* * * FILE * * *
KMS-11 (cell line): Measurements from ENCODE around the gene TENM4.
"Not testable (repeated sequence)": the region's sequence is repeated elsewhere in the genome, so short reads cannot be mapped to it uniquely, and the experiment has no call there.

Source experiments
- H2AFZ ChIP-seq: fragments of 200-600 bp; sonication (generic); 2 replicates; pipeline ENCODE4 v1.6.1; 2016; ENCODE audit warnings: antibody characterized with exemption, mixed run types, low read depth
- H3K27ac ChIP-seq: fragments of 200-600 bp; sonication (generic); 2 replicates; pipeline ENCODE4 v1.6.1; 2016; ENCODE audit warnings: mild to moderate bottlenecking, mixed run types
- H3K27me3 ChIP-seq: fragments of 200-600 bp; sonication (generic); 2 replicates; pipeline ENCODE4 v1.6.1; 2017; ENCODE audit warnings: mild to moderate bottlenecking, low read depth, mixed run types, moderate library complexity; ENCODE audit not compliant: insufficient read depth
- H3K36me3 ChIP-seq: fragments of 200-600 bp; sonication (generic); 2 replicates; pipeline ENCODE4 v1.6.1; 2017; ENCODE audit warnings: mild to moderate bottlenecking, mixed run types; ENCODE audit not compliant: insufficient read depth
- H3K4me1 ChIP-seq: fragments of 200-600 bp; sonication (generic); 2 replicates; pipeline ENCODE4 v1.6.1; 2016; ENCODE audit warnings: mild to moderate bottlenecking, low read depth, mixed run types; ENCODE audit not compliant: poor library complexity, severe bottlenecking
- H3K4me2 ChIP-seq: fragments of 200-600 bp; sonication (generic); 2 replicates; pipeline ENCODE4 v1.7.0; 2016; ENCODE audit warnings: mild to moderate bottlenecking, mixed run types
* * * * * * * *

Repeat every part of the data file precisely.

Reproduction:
KMS-11 (cell line): Measurements from ENCODE around the gene TENM4.
"Not testable (repeated sequence)": the region's sequence is repeated elsewhere in the genome, so short reads cannot be mapped to it uniquely, and the experiment has no call there.

Source experiments
- H2AFZ ChIP-seq: fragments of 200-600 bp; sonication (generic); 2 replicates; pipeline ENCODE4 v1.6.1; 2016; ENCODE audit warnings: antibody characterized with exemption, mixed run types, low read depth
- H3K27ac ChIP-seq: fragments of 200-600 bp; sonication (generic); 2 replicates; pipeline ENCODE4 v1.6.1; 2016; ENCODE audit warnings: mild to moderate bottlenecking, mixed run types
- H3K27me3 ChIP-seq: fragments of 200-600 bp; sonication (generic); 2 replicates; pipeline ENCODE4 v1.6.1; 2017; ENCODE audit warnings: mild to moderate bottlenecking, low read depth, mixed run types, moderate library complexity; ENCODE audit not compliant: insufficient read depth
- H3K36me3 ChIP-seq: fragments of 200-600 bp; sonication (generic); 2 replicates; pipeline ENCODE4 v1.6.1; 2017; ENCODE audit warnings: mild to moderate bottlenecking, mixed run types; ENCODE audit not compliant: insufficient read depth
- H3K4me1 ChIP-seq: fragments of 200-600 bp; sonication (generic); 2 replicates; pipeline ENCODE4 v1.6.1; 2016; ENCODE audit warnings: mild to moderate bottlenecking, low read depth, mixed run types; ENCODE audit not compliant: poor library complexity, severe bottlenecking
- H3K4me2 ChIP-seq: fragments of 200-600 bp; sonication (generic); 2 replicates; pipeline ENCODE4 v1.7.0; 2016; ENCODE audit warnings: mild to moderate bottlenecking, mixed run types